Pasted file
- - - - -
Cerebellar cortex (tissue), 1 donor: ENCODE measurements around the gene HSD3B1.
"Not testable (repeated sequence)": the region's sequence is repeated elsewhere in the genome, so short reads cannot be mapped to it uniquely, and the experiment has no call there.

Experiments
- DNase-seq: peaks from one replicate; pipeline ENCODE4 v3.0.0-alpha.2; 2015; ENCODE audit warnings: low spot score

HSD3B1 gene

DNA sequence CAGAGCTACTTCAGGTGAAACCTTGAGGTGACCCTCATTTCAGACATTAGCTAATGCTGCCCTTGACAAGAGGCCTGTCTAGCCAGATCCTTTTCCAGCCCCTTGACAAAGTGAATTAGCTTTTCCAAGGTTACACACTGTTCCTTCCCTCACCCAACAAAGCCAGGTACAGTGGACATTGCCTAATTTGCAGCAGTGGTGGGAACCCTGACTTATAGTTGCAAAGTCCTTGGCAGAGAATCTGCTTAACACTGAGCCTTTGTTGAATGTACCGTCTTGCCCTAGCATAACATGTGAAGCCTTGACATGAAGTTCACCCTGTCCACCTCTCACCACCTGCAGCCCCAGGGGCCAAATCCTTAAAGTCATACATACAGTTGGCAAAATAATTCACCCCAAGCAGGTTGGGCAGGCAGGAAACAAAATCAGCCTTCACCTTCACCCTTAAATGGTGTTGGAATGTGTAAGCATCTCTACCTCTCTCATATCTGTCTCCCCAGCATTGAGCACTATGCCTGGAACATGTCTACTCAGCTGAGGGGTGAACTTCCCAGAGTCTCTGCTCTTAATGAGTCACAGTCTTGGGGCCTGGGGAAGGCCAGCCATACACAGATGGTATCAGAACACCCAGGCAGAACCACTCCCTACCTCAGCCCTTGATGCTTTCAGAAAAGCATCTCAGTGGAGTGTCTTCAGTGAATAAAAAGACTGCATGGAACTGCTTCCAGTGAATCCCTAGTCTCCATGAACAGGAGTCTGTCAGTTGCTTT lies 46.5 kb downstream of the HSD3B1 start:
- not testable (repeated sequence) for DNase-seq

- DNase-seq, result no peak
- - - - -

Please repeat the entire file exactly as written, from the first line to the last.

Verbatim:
Cerebellar cortex (tissue), 1 donor: ENCODE measurements around the gene HSD3B1.
"Not testable (repeated sequence)": the region's sequence is repeated elsewhere in the genome, so short reads cannot be mapped to it uniquely, and the experiment has no call there.

Experiments
- DNase-seq: peaks from one replicate; pipeline ENCODE4 v3.0.0-alpha.2; 2015; ENCODE audit warnings: low spot score

HSD3B1 gene

DNA sequence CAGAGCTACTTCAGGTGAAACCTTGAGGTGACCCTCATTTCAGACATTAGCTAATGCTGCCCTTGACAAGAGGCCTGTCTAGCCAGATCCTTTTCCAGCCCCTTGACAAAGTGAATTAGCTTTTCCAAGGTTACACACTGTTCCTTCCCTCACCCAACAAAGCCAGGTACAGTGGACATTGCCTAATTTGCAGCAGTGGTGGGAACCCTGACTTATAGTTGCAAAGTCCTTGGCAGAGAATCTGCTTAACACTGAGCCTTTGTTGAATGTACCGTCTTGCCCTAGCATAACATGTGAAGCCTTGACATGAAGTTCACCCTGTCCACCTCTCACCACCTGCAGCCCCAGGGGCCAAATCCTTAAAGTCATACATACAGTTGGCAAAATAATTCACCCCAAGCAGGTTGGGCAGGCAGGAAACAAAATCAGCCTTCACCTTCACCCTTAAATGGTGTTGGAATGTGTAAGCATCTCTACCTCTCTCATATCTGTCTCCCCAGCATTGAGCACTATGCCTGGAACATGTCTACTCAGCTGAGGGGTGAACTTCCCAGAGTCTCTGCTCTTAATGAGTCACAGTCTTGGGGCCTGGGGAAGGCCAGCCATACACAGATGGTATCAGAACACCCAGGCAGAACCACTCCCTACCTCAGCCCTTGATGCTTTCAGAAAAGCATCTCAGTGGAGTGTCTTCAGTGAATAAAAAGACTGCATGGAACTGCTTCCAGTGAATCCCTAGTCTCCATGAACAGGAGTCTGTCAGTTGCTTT lies 46.5 kb downstream of the HSD3B1 start:
- not testable (repeated sequence) for DNase-seq

- DNase-seq, result no peak